Donors Help Provide Life-Saving, State-of-the-Art Equipment

When the flu hit the Mills household in Watertown during Christmas last year, Mike and Jana Mills assumed their three children would heal on their own. But the youngest son, Dallin, hadn’t shown any signs of improvements after a week. On Jan. 3, Dallin lay on the couch unresponsive when they called his name.

“His eyes were glazed over and I thought something was not right,” Jana said. Emergency room doctors confirmed Dallin was having a seizure and needed to get to Sanford Children’s Hospital. Sanford AirMed transported Jana and Dallin to Sioux Falls and he was admitted into the Miller Pediatric Intensive Care Unit.

“You are in shock at this point,” Jana said. “It’s kind of surreal. You think, ‘This is not happening.’”

The next day, doctors confirmed Dallin had HSP, or Henoch-Schönlein Purpura, an immune-mediated vasculitic disease, or inflammation of small blood vessels, that causes a bruise-like rash and can affect multiple organ systems with the kidneys most likely affected. Several specialists examined Dallin and performed tests to determine if the HSP affected his other bodily functions, and it had. In addition to kidney malfunction, excessive fluid and inflammation in his abdomen and lungs affected his breathing to cause Acute Respiratory Distress Syndrome, an extreme rarity for HSP. Plus, he was diagnosed with cardiomyophathy, a heart condition, doctors said is also uncommon.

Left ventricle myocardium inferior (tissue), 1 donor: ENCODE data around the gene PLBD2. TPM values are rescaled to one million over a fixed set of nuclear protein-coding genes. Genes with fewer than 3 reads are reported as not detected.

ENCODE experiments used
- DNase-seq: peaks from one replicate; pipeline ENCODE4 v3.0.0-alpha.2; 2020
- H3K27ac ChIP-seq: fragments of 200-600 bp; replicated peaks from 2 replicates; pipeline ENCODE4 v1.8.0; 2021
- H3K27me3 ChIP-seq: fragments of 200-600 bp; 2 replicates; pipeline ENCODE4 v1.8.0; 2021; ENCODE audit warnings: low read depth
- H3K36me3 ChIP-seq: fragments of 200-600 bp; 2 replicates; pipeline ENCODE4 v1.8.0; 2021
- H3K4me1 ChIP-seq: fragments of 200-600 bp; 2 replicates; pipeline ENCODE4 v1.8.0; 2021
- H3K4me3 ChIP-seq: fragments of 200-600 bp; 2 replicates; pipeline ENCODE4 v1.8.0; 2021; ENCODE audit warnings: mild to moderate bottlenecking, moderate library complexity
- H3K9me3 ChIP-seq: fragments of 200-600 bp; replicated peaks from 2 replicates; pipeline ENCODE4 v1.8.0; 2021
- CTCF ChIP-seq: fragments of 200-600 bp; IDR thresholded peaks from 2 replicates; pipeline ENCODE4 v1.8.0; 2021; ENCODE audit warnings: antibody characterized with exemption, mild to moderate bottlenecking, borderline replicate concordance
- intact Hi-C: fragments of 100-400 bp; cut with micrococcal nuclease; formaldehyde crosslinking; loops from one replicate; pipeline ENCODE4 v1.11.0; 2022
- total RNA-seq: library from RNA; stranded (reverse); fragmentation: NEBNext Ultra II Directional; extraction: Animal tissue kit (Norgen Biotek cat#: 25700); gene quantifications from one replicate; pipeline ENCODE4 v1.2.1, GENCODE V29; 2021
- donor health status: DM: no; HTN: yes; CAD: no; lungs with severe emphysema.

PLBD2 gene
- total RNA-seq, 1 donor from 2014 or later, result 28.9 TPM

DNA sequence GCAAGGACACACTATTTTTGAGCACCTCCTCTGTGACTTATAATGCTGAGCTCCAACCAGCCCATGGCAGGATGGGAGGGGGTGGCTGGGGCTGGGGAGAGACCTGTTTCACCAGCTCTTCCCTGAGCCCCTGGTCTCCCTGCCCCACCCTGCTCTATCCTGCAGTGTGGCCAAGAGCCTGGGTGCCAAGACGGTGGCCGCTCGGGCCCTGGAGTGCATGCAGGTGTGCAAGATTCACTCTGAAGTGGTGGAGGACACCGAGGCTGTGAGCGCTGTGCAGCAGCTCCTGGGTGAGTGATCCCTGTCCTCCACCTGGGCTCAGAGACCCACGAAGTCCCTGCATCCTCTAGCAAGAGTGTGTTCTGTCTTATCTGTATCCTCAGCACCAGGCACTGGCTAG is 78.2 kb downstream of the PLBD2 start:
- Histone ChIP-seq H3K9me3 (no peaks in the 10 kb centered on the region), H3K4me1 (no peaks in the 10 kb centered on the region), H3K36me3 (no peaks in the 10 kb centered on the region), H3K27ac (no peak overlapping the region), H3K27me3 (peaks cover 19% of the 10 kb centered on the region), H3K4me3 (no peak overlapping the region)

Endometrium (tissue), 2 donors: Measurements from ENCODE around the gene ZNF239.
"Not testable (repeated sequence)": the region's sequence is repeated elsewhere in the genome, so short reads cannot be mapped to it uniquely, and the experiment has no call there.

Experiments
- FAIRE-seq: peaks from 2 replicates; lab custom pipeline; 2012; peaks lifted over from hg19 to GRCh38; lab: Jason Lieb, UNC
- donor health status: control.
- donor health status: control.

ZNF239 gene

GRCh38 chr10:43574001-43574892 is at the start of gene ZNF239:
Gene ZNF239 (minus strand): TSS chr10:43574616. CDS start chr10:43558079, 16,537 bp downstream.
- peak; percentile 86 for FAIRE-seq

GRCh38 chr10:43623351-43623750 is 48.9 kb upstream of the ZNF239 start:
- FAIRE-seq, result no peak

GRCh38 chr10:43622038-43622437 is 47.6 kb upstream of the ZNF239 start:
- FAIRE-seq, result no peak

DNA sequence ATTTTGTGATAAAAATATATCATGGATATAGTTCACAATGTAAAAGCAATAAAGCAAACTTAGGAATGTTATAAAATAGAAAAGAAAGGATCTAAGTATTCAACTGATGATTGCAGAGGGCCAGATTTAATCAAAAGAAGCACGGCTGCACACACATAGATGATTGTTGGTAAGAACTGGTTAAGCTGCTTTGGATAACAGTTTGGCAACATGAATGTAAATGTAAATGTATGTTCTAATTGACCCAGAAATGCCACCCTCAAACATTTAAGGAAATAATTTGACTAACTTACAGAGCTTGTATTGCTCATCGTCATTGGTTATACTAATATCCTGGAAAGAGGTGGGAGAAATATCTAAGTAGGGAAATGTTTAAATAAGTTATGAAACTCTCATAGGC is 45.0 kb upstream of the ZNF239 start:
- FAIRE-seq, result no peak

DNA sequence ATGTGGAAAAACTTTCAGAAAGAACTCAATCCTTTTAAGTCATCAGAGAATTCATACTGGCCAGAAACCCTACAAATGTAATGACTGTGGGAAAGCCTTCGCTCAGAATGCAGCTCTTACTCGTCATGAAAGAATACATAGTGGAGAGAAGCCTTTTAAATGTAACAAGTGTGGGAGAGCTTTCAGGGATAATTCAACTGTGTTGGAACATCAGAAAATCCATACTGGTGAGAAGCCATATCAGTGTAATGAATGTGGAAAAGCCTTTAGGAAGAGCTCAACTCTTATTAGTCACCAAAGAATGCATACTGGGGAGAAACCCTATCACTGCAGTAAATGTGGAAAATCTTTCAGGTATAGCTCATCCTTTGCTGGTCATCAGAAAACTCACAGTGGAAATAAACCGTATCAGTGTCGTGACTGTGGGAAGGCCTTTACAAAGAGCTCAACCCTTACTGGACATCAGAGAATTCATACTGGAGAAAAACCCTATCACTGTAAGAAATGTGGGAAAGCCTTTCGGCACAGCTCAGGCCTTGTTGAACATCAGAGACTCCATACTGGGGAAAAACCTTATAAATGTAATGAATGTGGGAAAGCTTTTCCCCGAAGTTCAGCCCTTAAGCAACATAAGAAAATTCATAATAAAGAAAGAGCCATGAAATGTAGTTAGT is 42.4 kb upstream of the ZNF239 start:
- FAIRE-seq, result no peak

“Every time doctors would say, ‘Well, this could happen, but not likely,’ it would happen,” Mike said.

But all the while, the Mills felt fortunate to be at Sanford Children’s with the compassionate, intelligent and proactive medical team. “We have not had just one doctor who cares about our child, but a wonderful team who meets and plans daily, if not more than one time a day, to discuss the care and treatment plan to help our sweet little boy,” Jana said.

They are also thankful for the extra resources. Generous donors make life a little easier for families, like the Mills, with meal vouchers, mileage reimbursement and support from the pediatric social work team which, along with Child Life programs, are paid for by Children’s Miracle Network.

Dallin returned home on March 7 – after 57 days at Sanford Children’s. Today, Mike and Jana make sure Dallin takes his daily medication, attends speech and physical therapy sessions and gets to follow-up doctor appointments. “Every day is a gift,” Jana said. “I try to cherish every moment with my kids even more now.”

To learn more about Children’s Miracle Network or to make a gift, visit or call the Sanford Health Foundation at (605) 328-5700.

Posted Date: August 2013

Donors Help Provide Life-Saving, State-of-the-Art Equipment

HSP, or Henoch-Schönlein Purpura, inflammation of the small blood vessels, usually doesn’t affect more than the kidneys. But in the case of 4-year-old Dallin Mills, multiple organ systems began to shut down.